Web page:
While a more streamlined yet astoundingly impractical shell for a Burgman. or any other vehicle might yield some minor improvement in efficiency, only a few whack-jobs, (I.e. no one in the real world) cares.

MPG, 55 or 65, means nothing to me; in fact the modifications I made to the variator ramp plate and torque multiplier spring cost me about a 5 mpg--the price paid to achieve a VERY noticeable increase in acceleration and overall performance--you cannot have both top MPG and best "performance"

It's a variant of "safe, fast, cheap; you only get to pick two"

Harley said years ago when they moved from the 74 in³ to the 80 in³ engine--"It's the best way the add 6" between you legs." MPG dropped but no one gave a crap...
 

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Discussion Starter #15 (Edited)
Vetter's point is that a significantly lowered general fuel consumption for transport would mean that USA wouldn't have to import oil.

http://www.craigvetter.com/pages/470MPG/Freedom-Machine-intro.html
The Freedom Machine
A proposal for a new class of motor vehicles that is based upon the amount of fuel it consumes
Free at last
We have cars, busses, motorcycles and motorhomes. Each is different and serves a unique purpose. What about a new kind of vehicle whose purpose is to free our country from importing foreign fuel? Lets call it the Freedom Machine. It won't look like anything you have seen.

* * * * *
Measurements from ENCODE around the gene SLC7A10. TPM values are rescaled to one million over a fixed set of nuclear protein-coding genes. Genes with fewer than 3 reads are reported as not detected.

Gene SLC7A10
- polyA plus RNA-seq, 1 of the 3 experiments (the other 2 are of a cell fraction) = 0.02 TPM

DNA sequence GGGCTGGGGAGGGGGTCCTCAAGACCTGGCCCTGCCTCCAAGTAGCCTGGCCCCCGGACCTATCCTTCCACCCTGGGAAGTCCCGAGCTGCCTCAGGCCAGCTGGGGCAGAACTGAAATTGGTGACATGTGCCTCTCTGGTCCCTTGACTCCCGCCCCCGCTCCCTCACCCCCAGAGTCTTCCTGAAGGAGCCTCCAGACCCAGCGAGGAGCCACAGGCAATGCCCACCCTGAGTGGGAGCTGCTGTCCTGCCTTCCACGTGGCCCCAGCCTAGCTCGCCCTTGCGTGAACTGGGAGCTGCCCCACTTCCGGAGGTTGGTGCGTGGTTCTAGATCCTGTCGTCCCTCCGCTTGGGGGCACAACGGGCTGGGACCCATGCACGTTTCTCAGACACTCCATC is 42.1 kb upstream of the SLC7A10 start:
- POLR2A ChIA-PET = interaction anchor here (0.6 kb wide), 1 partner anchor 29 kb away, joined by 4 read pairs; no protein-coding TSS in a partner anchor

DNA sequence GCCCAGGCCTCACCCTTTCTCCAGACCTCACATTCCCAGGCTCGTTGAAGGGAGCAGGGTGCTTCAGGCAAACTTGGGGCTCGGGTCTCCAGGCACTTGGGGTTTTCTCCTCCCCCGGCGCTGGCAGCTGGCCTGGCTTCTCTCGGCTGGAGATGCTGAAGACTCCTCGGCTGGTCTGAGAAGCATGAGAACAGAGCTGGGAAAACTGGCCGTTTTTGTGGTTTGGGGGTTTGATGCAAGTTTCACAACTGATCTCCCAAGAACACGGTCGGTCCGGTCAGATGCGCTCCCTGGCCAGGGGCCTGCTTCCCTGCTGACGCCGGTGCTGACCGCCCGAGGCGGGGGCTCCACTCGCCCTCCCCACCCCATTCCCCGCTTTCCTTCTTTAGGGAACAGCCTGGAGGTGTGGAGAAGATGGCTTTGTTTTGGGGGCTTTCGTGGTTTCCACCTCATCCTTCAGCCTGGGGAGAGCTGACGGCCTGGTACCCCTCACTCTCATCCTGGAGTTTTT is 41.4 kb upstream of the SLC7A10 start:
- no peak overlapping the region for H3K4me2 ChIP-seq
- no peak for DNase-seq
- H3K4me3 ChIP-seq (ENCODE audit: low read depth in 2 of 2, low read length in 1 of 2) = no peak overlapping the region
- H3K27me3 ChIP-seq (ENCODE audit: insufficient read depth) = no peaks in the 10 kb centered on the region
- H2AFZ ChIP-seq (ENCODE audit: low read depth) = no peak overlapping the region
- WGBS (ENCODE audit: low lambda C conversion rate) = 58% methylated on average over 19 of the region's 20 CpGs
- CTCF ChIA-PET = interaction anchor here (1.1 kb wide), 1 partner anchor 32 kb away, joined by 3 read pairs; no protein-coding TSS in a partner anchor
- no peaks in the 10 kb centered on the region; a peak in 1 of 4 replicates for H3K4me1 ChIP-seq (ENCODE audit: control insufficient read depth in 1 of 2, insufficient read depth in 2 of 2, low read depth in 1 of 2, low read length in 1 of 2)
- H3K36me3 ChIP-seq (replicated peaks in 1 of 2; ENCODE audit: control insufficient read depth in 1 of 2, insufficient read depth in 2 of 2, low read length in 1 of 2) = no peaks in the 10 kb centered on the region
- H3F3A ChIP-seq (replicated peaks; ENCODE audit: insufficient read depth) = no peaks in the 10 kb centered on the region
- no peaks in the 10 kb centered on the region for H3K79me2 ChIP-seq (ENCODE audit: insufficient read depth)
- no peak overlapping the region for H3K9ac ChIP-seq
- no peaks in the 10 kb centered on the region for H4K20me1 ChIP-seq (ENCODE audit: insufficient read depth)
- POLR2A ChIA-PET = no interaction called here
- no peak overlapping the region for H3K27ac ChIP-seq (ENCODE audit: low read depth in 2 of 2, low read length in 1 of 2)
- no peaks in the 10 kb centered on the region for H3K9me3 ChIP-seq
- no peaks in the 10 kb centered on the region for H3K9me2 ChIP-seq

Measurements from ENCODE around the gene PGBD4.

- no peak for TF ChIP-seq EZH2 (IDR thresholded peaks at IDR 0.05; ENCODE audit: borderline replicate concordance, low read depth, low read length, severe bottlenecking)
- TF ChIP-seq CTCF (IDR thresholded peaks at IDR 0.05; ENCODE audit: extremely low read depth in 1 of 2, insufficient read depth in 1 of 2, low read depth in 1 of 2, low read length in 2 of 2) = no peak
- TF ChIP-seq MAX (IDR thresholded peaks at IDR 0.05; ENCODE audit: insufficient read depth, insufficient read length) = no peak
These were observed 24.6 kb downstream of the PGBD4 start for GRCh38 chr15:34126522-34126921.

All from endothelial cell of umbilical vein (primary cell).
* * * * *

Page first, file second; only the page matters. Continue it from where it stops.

This is my proposal for energy independence and real job creation
"3 out of every 4 gallons of our vehicles' fuel is imported from foreigners. This is making us poor and making them rich. Some of them hate us. They use what was once our money to try to destroy us."

 

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Yeah, Vetter's a bit strident... but it's a valid point.

The main use for a streamliner scooter wouldn't be day-to-day commuting and errands, it'd be for extended riding at high speeds. Getting 240 reliable miles per tank (60 MPG) at interstate highway speeds on a 650 rather than just 160 (40 MPG*) would be a a fair tradeoff for the odd appearance, and you'd end up with some extra luggage space. I also suspect it'd reduce rear-tire wear slightly as well, as it would require less driving force to be transmitted through the tire contact patch. Honestly, there really isn't a large market for something like this though -- most people wouldn't want to stay in the (stock) saddle for longer than one full tank of gas will last anyhow.
 

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Seems like the extra weight would impact mileage. Looks pretty heavy to me.
 

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Well from some of the comments it is a wonder we are moving forward at all!

Using less fuel should be a priority for all of us no matter what you can afford!

I guess it is all about me and **** with the future generation that would provoke these kind of remarks.

The Burgman scooters have a great following but it seems that innovation and creativity is taboo around here! Am I correct on this?

It seems that a Burgman is a Burgman no matter how it is packaged and to discredit forward thinking is very narrow minded in a forum as large as this.

Is this an open or controlled forum for just the pure elite?
 

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I have been following the Vetter challenge for several years. Some people like Harley's, others like modern bikes, yet others will always experiment & puss the boundaries. That is way there are so many types of bikes out there. The Burgman 650 is a poor choice for this. I have always wondered if the transmission could be programed to have an economy setting also.